The S.E.M. Ensemble will open its 40th anniversary season with its annual Christmas concert at Paula Cooper Gallery in New York City on Tuesday, December 15. SEM has performed a holiday concert at the gallery for the last 25 years, and this year’s program will feature two N.Y. premieres by new-music icon Christian Wolff (above left), the first public performance of Petr Kotik‘s (above right) new percussion work performed by TimeTable Percussion, and Lejaren Hiller‘s rarely heard String Quartet no. 5, along with a work by J.S. Bach.

Christian Wolff is also marking his 75th birthday this year, and has put together a kind of celebratory all-Wolff concert at Roulette on Dec 12th. Christian was kind enough to write a bit about  his music on both of these concerts:

On December 15, the S.E.M. Ensemble will perform two New York premieres of my work: “Flutist (with percussionists)” and “For John”, as part of their annual concert at Paula Cooper Gallery (NYC). This will be one more in a long line of performances of my music by Petr Kotik and the S.E.M. Ensemble, beginning, I think, in the early 1970s, not long after Petr came to Buffalo – he had already organized the first performance of an early piece of mine in Prague in the 60s. There has been an extraordinary continuity of support. And, with this encouragement, I’ve also written pieces for the ensemble, as well as for the orchestra associated with it (the S.E.M. Orchestra in New York).

“Flutist (with percussionists)” came about when Chris Nappi, longtime percussionist for the SEM ensemble and friend, asked me for a piece – in exchange for music copying he had done for me. He wanted something to play with another percussionist, so the music is for more than one player. Then Petr Kotik, composer, conductor and excellent flutist, had me at his Ostrava (Czech Republic) New Music Days in 2003. I can’t exactly remember, but I think he was looking for some additional music for one of the concerts, so I made solo flute music for him, and then, since Chris was also there, it occurred to me the two pieces could be done simultaneously. Each piece has pauses of free duration, determined in the process of playing by the performers, so that they can be free to space their material in relation to one another, improvisationally. In addition, the flute material consists of a collection of shorter units which can be played in any sequence, as the player decides, and sometimes repeated, so that’s another element in ‘improvising’ the relation of the two pieces.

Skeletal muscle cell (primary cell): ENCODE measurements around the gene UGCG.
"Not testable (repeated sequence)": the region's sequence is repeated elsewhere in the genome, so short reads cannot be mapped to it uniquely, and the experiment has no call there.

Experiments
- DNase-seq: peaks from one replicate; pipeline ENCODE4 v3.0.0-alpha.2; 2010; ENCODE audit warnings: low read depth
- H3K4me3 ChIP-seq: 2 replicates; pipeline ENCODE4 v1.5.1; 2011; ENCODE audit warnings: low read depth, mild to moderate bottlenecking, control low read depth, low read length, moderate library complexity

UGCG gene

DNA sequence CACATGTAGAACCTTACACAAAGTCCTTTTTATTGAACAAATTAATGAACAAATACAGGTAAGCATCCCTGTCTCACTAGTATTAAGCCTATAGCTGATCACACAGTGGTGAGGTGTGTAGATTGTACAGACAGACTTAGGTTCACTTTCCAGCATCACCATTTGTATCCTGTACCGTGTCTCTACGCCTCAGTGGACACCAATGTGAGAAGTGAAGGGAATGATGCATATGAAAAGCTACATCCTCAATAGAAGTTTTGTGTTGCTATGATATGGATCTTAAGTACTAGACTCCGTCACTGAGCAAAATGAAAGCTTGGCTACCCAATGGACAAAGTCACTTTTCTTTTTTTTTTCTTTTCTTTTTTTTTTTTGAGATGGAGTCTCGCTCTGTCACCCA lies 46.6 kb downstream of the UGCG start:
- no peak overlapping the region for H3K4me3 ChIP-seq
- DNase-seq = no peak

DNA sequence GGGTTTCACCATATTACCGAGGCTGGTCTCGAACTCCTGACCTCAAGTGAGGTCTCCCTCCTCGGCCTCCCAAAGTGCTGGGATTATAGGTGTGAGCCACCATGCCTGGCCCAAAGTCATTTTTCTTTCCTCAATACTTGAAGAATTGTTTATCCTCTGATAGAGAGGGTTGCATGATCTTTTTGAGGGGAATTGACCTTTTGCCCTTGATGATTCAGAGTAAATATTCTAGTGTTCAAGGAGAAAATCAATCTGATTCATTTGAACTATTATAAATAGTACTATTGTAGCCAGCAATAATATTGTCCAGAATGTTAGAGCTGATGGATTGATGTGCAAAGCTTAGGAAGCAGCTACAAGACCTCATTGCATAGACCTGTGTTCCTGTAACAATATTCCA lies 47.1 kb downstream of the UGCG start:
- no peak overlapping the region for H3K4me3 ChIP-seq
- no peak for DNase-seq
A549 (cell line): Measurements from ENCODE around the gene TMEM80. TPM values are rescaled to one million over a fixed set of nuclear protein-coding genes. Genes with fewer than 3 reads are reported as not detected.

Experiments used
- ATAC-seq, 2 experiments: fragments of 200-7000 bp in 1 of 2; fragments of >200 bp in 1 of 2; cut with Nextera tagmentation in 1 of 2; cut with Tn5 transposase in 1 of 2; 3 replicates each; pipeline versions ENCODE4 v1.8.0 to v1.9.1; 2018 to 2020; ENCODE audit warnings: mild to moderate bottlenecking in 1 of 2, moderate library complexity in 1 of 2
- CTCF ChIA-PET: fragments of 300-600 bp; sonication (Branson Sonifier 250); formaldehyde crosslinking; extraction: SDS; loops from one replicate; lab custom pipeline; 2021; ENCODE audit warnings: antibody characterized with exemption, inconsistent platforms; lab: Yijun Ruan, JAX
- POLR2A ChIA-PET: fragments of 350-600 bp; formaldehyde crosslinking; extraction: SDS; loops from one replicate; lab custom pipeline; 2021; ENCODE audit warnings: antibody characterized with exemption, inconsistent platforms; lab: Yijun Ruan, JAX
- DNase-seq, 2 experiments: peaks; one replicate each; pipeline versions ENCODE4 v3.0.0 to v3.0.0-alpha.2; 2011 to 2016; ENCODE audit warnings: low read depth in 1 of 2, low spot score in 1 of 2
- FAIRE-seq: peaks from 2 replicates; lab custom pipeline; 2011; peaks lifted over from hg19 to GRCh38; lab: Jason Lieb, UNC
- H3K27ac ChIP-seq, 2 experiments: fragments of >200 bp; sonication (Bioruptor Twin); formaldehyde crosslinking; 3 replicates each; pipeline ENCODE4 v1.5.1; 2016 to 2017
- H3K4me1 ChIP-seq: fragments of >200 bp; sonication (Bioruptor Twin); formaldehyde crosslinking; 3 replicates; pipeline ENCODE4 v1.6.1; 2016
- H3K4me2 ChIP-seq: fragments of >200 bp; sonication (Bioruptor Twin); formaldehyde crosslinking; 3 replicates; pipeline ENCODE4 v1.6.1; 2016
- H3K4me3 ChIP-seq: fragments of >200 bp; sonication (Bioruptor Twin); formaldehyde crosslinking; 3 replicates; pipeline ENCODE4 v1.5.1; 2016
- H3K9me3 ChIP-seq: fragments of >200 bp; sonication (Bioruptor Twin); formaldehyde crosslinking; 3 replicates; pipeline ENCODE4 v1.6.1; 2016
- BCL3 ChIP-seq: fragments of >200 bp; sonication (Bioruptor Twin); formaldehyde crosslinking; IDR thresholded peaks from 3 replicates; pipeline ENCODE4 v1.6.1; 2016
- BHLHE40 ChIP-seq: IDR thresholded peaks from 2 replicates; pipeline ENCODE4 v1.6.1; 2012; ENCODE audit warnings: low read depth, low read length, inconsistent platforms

“For John” was written as part of a collaborative piece titled “For John” in celebration of John Cage at Bard College a few years ago (when the John Cage Archive was relocated at Bard). My contribution was a small set of piano nocturnes and “Material”, music playable by any smaller collection of performers (instrumentation not specified). The others collaborating were David Behrman, John King and Takehisa Kosugi, who played their own work simultaneously with mine, and intermittently we all played from the “Material”.

Then on Saturday, December 12, at 8:30 pm there will be a concert of my music at Roulette. The main item on the program will be the premiere of a new piece “Quintet”, written especially for this occasion.